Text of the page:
Daily Care and Maintenance

Check daily for abrasions and other injuries, as newt skin is delicate and infection can set in quickly. Other daily tasks include checking the water temperature and filter, feeding, removing uneaten food, and cleaning the filter or performing a water change if necessary.

Health Considerations

Newt skin glands produce tetrodotoxin, a powerful neurotoxin that can be fatal if ingested. Do not handle newts with open cuts on your hands. Tetrodotoxin can also cause temporary blindness if transferred to the eyes. For these reasons it is essential to wash your hands after handling newts or working in newt aquariums, and they should not be kept in locations where unsupervised children or pets could gain access to the tank.

Salmonella bacteria, commonly present in reptile and amphibian digestive tracts, can cause severe illnesses in people. Handling an animal will not cause an infection, as the bacteria must be ingested. Salmonella infections are easy to avoid via the use of proper hygiene. Wash your hands with warm, soapy water before and after handling any animal. Please speak with your family doctor or veterinarian for more tips on preventing Salmonella, or please read our care guide Cleaning and Disinfecting Recommendations for additional instructions.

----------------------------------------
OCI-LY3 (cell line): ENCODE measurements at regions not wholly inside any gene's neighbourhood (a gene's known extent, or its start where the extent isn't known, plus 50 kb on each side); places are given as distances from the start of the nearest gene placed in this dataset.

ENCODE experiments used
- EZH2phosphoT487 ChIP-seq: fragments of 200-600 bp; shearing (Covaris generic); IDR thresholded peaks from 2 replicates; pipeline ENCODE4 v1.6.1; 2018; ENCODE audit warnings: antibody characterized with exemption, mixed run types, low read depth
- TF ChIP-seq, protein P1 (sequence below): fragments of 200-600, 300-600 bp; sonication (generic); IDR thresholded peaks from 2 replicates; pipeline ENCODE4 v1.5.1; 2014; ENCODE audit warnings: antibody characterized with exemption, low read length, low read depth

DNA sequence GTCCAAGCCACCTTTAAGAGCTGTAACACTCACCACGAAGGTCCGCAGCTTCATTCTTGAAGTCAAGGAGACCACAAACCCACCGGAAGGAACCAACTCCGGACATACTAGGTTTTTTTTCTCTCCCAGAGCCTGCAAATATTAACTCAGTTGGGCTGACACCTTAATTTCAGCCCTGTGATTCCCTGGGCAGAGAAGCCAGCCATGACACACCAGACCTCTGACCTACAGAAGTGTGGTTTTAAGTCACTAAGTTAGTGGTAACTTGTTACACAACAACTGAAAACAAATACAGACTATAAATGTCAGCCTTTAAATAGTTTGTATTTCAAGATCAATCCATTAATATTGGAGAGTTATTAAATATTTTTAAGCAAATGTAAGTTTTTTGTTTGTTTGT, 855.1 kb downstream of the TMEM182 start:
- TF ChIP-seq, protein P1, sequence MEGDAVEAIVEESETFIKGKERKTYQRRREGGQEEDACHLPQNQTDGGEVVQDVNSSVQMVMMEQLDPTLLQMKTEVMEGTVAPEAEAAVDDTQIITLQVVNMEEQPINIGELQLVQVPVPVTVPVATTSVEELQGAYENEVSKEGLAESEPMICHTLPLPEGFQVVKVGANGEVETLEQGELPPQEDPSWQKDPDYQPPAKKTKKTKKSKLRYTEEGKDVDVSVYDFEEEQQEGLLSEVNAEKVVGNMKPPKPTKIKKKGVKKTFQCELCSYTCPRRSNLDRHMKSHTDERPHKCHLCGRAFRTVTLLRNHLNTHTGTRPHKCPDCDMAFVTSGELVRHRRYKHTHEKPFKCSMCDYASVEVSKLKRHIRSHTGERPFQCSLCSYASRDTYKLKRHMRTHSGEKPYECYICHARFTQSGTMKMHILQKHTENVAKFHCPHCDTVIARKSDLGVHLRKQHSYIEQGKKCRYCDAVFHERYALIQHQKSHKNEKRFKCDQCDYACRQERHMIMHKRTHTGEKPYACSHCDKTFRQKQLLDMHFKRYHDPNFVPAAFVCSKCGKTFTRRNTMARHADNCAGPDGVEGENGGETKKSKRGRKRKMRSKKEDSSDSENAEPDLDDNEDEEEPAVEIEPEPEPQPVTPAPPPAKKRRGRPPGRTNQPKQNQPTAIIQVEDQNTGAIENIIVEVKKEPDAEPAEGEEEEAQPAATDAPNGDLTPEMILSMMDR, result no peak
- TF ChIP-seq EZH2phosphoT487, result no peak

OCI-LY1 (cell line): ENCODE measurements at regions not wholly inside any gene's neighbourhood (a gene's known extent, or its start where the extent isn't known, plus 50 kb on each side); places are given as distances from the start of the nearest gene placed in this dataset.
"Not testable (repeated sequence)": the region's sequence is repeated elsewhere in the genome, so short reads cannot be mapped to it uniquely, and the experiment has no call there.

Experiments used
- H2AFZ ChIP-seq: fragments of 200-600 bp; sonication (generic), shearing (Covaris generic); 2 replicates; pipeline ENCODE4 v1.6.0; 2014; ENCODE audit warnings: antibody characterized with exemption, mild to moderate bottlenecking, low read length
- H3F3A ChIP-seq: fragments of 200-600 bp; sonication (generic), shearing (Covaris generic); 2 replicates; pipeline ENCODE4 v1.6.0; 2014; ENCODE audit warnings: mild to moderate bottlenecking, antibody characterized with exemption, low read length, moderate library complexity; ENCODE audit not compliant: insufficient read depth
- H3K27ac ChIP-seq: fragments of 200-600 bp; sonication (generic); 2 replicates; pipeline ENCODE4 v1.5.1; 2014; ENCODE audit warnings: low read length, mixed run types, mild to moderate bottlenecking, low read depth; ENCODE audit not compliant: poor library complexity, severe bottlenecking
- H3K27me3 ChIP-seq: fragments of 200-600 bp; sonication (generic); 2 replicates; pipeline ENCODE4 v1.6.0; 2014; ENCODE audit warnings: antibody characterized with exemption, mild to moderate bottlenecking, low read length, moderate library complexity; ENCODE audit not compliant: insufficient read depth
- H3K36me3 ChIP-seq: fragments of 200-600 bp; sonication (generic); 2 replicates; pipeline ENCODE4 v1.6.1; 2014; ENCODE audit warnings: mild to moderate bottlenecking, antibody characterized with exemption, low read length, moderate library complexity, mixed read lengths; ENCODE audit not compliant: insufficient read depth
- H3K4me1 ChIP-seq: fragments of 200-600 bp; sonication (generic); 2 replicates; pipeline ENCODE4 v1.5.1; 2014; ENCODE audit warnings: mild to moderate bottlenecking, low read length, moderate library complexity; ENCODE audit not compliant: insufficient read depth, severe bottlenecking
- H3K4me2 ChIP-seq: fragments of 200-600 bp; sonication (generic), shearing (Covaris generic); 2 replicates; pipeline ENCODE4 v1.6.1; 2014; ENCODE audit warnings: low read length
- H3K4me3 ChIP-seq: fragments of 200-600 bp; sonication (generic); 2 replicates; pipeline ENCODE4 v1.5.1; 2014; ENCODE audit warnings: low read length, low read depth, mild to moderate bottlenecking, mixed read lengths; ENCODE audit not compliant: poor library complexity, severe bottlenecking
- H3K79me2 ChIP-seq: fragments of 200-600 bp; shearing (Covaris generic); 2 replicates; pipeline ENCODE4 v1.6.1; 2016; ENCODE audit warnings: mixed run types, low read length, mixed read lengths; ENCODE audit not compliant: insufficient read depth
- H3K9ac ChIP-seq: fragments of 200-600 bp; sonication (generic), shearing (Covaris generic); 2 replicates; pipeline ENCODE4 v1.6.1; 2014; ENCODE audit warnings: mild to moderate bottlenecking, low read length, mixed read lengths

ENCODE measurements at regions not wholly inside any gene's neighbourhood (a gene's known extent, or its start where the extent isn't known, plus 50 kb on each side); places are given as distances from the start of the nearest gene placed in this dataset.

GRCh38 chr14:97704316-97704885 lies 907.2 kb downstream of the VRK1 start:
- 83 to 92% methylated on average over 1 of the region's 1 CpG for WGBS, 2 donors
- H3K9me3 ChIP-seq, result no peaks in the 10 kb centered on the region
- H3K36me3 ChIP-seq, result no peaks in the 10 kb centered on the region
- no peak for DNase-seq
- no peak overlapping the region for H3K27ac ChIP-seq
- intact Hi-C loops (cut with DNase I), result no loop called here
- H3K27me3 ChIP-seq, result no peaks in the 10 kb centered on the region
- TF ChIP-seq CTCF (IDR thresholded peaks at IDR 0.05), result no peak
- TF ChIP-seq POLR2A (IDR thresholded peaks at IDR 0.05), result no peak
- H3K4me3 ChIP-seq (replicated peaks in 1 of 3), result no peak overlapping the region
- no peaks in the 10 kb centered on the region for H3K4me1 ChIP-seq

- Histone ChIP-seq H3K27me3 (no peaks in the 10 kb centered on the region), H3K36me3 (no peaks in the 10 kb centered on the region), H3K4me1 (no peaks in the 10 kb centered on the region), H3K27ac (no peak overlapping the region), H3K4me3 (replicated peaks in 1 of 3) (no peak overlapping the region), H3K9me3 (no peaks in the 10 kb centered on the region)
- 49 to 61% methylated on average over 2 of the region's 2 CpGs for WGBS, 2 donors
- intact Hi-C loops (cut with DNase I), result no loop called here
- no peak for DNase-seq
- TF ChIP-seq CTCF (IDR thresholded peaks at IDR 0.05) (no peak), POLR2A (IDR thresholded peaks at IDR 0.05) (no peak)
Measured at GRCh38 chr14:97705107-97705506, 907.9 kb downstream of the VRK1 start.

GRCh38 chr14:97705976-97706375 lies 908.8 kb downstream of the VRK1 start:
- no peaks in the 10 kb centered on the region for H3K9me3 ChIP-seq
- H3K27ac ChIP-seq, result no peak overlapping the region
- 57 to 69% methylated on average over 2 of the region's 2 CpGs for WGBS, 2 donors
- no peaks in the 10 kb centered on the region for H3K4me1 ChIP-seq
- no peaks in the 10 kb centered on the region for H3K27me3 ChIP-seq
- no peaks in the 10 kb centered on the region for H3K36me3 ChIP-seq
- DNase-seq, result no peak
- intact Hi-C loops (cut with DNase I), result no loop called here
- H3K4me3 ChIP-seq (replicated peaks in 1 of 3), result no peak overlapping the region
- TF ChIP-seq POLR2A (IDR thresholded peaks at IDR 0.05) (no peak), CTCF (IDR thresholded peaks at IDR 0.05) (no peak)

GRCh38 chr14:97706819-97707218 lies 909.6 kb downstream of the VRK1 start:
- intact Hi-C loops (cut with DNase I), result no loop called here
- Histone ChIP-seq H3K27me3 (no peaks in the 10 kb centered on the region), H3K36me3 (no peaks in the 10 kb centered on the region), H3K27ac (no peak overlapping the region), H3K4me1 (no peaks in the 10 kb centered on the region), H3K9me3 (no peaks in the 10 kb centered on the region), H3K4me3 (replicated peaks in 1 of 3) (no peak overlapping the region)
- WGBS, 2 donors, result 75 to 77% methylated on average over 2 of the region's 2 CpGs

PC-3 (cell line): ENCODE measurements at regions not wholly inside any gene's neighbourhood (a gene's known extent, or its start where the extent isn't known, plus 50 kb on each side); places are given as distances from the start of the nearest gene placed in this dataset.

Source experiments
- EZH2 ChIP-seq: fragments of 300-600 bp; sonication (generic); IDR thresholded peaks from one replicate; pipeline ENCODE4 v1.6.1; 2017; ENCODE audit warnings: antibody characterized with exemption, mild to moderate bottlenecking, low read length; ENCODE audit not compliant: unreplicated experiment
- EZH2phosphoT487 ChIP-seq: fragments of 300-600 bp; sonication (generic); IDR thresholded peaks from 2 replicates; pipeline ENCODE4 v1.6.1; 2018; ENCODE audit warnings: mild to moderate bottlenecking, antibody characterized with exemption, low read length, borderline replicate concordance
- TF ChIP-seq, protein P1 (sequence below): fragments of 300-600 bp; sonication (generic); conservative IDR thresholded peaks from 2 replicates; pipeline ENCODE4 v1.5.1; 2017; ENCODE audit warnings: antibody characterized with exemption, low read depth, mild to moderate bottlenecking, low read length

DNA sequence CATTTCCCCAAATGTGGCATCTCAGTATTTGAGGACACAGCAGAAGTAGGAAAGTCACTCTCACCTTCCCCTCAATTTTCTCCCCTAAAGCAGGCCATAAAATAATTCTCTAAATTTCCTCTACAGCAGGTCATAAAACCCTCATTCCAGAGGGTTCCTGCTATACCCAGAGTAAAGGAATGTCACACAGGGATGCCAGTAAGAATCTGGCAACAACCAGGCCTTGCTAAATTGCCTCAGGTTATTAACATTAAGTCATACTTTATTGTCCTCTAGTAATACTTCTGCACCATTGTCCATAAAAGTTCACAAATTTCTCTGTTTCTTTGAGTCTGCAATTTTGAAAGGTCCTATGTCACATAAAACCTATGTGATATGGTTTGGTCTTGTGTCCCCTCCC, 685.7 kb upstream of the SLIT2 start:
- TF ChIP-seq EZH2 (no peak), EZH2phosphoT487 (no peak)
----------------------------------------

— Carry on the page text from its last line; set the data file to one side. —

When it comes to your new pet, knowledge is the best way to choose an appropriate addition to your family. Learn as much as you can about your new friend before you bring him home to ensure your pet enjoys a long, healthy life.

If you have any questions or concerns, please contact our reptile room at 717-299-5691 ext. 1240 or